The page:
Award Date

12-2010

Degree Type

Thesis

Degree Name

Master of Science in Kinesiology

Department

Kinesiology and Nutrition Sciences

First Committee Member

John Mercer, Chair

Second Committee Member

Laura Kruskall

Third Committee Member

Gabriele Wulf

Graduate Faculty Representative

Jefferson Kinney

Number of Pages

78

Abstract

The purposes of this study were to describe variability of pacing during a marathon and to determine if there is a relationship between variability of pacing and marathon performance. A total of 301 race profiles that contained personal global positioning system (GPS) from the Rock „n‟ Roll Las Vegas (Race 1) and San Diego (Race 2) marathons were downloaded (http://connect.garmin.com) and analyzed. Each marathon finish time was placed into one of three finish time bins: Bin 1: 2.5 – 3.9 hrs, Bin 2: 4.0 – 4.6 hrs, Bin 3: 4.7 – 7.2. The coefficient of variation of velocity (Velcov) was calculated for each race profile and compared between races using an independent T-test. Velcov was not different between races (Race 1: 16.6 ± 6.3%, Race 2: 16.7 ± 6.5%). Velcov was lower in Bin 1 vs. Bin 2 (p < 0.05), lower in Bin 1 vs. Bin 3 (p < 0.05), and lower in Bin 2 vs. Bin 3 (p < 0.05) for both races. It was determined that Velcov was different between marathon finish times such that Velcov was greater for slower finish times for either race. It appears that slower marathon finishers had greater Velcov compared to faster marathoner finishers. These results indicate it would be prudent to match training specificity with the event and runner ability.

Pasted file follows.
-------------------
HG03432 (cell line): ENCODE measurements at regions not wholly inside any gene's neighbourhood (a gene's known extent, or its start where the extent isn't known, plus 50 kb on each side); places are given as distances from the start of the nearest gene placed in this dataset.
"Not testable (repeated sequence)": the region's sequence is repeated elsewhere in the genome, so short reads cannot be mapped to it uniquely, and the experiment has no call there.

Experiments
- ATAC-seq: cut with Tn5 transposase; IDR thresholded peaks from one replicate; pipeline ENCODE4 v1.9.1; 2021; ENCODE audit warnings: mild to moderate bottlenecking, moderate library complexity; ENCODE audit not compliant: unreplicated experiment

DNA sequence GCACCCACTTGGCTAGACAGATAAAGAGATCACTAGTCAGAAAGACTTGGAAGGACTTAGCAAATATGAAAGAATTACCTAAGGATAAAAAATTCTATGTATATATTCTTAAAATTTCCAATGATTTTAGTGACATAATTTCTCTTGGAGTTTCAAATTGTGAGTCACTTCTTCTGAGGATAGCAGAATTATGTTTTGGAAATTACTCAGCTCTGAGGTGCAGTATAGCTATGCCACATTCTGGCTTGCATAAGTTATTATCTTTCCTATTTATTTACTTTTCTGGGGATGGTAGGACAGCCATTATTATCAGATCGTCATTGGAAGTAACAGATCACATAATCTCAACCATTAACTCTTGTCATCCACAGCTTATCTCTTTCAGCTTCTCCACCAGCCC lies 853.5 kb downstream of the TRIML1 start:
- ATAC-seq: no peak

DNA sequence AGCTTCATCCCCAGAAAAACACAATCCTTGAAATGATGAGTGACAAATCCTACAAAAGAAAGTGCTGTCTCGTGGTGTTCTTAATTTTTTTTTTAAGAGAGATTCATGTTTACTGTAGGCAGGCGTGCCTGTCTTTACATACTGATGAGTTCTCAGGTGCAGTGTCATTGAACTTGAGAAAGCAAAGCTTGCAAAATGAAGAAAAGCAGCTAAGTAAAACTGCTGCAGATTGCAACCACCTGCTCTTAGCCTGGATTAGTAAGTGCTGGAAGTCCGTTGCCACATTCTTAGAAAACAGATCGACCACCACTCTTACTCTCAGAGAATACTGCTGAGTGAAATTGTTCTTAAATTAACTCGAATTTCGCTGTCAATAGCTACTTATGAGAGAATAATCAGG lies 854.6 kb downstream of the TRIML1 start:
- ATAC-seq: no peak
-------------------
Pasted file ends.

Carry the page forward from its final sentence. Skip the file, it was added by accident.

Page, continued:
Keywords

Fatigue; Marathon running; Pace; Running; Variability

Disciplines

Kinesiology | Sports Sciences

Language

English


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